The Psyche mission aims to understand the building blocks of planet formation by exploring firsthand a wholly new and uncharted type of world. Along with determining whether Psyche is the core of an early planet, the team wants to determine how old it is, whether it formed in similar ways to Earth's core and what its surface is like.

The spacecraft's instrument payload includes three science instruments. The mission's magnetometer is designed to detect and measure the remnant magnetic field of the asteroid. The multispectral imager will provide high-resolution images using filters to discriminate between Psyche's metallic and silicate constituents. Its gamma ray and neutron spectrometer will detect, measure and map Psyche's elemental composition. The mission also will test a sophisticated new laser communications technology, called Deep Space Optical Communications.

The Psyche mission is part of NASA's Discovery Program, a series of lower-cost, highly focused robotic space missions. Psyche Principal Investigator Lindy Elkins-Tanton is the director of ASU's School of Earth and Space Exploration. Other ASU researchers on the Psyche mission team include Jim Bell, deputy principal investigator and co-investigator; David Williams, co-investigator; and Catherine Bowman, co-investigator and student-collaborations lead.

ASU leads the mission. NASA's Jet Propulsion Laboratory in Pasadena, California, is responsible for the mission's overall management, system engineering, integration and test, and mission operations. Maxar Space Solutions, formerly Space Systems Loral, in Palo Alto, California, is providing a high-power solar electric propulsion spacecraft chassis.

For more information about NASA's Psyche mission go to:

http://www.nasa.gov/psyche

Quelle: NASA

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Update: 15.06.2019

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NASA's Psyche Mission to Metal Asteroid Enters Final Design Phase

NASA’s Psyche mission is preparing to go someplace that no other planetary mission has been to before: a metal asteroid. Now, NASA Headquarters in Washington has approved the start of the final design and fabrication phase of the mission, known as Phase C.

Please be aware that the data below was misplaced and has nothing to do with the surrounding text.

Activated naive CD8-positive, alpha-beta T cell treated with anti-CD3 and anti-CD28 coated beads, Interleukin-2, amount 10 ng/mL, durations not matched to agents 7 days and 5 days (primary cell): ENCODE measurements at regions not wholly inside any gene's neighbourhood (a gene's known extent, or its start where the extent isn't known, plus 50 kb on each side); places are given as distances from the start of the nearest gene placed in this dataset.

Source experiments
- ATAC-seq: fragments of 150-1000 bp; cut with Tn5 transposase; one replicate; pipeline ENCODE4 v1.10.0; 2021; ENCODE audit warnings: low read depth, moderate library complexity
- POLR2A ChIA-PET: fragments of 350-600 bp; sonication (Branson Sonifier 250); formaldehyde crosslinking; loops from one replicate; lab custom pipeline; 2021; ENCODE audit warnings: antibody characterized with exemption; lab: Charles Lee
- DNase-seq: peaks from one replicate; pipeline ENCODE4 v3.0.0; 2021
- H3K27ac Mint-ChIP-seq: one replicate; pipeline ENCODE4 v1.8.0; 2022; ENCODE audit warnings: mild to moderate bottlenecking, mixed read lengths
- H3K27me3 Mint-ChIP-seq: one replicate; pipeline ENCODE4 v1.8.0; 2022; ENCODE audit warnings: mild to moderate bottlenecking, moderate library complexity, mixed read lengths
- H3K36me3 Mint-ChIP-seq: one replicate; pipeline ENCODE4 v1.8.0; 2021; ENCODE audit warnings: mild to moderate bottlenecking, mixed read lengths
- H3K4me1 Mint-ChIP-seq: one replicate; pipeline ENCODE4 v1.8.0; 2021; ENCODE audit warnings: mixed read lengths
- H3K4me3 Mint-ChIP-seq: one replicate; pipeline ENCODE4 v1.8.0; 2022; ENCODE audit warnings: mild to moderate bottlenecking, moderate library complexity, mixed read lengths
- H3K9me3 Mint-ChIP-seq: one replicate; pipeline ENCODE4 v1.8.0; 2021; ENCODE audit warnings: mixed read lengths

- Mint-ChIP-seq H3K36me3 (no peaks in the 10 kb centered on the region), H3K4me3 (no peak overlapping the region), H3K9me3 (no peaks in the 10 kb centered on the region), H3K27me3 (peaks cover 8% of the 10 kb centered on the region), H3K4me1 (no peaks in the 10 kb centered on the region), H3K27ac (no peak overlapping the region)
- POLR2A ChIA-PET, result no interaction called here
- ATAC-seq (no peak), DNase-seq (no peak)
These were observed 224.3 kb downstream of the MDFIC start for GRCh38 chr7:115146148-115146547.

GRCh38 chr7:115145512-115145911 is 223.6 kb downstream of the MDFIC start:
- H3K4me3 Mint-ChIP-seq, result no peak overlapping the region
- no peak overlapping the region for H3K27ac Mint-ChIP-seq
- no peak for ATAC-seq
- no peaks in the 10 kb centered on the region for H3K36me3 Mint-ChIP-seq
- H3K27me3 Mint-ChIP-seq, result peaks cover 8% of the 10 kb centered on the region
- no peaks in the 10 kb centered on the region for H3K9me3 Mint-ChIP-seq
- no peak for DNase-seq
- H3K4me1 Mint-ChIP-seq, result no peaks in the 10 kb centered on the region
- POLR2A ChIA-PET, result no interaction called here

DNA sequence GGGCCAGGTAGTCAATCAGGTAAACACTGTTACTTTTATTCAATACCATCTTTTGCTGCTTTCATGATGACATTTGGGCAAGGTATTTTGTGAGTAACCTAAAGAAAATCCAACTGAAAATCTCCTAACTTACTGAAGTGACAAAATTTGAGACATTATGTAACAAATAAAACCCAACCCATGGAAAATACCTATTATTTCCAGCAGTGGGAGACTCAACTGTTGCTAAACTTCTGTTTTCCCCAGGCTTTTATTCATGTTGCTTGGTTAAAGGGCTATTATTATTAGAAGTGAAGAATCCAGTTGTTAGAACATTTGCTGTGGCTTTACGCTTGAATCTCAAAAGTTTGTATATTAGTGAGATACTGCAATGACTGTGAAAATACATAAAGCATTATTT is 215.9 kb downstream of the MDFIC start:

Psyche is scheduled to launch in August 2022 from Kennedy Space Center in Florida and will investigate the asteroid 16 Psyche in the main asteroid belt between Mars and Jupiter, which is much richer in metals than most asteroids, and is thought to likely be the remnant core of a once larger planet.

In Phase C, the Psyche team will finalize the system design of the spacecraft, develop detailed plans and procedures and complete both assembly and testing of the spacecraft and its subsystems.

“The Psyche team is not only elated that we have the go-ahead for Phase C, more importantly we are ready,” said Principal Investigator Lindy Elkins-Tanton of Arizona State University in Tempe. “With the transition into this new mission phase, we are one big step closer to uncovering the secrets of Psyche, a giant mysterious metallic asteroid, and that means the world to us.”

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Artist’s concept of what Psyche might look like. Image Credit: Maxar/ASU/P. Rubin/NASA/JPL-Caltech

The continuation on to Phase C is great news, but there are still three more phases to be completed. Phase D will begin sometime in early 2021, and includes final spacecraft assembly and testing, as well as the August 2022 launch. Phase E covers the mission’s deep-space operations and science data collection. Finally, Phase F occurs after the mission has completed its science operations, and includes both decommissioning the spacecraft and archiving the engineering and science data for later study.